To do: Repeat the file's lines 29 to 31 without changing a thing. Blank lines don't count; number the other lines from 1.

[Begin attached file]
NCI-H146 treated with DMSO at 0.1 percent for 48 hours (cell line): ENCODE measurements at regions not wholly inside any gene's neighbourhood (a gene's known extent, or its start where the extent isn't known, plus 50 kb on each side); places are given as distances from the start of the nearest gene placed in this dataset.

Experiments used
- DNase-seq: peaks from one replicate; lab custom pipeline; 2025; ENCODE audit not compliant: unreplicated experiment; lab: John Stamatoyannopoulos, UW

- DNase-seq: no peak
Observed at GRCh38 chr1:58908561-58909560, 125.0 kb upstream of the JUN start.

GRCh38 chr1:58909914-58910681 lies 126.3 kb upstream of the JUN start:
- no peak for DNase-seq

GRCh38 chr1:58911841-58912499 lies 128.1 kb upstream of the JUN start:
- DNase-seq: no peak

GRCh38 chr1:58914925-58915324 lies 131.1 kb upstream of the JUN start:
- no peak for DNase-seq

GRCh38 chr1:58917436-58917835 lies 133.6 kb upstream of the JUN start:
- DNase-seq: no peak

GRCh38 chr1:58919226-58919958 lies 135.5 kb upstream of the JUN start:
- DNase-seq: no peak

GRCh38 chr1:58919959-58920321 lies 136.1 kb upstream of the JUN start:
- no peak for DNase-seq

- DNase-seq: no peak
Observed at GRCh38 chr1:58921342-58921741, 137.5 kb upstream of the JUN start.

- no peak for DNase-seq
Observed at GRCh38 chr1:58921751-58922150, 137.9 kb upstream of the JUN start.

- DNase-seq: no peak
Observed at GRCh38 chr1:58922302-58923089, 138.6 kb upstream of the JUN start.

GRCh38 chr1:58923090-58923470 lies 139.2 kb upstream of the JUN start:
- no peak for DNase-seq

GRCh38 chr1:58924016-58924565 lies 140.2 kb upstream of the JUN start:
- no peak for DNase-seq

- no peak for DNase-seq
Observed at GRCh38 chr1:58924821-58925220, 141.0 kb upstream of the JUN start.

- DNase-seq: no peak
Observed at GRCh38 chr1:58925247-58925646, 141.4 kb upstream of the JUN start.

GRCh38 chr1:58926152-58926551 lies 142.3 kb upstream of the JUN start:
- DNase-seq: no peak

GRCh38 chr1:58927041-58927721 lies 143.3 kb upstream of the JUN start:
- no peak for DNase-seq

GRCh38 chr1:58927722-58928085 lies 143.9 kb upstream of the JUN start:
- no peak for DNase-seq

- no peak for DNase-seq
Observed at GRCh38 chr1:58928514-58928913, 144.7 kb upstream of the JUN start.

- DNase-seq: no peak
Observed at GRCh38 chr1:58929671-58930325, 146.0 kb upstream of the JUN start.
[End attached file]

Observed at GRCh38 chr1:58924821-58925220, 141.0 kb upstream of the JUN start.

- DNase-seq: no peak
Observed at GRCh38 chr1:58925247-58925646, 141.4 kb upstream of the JUN start.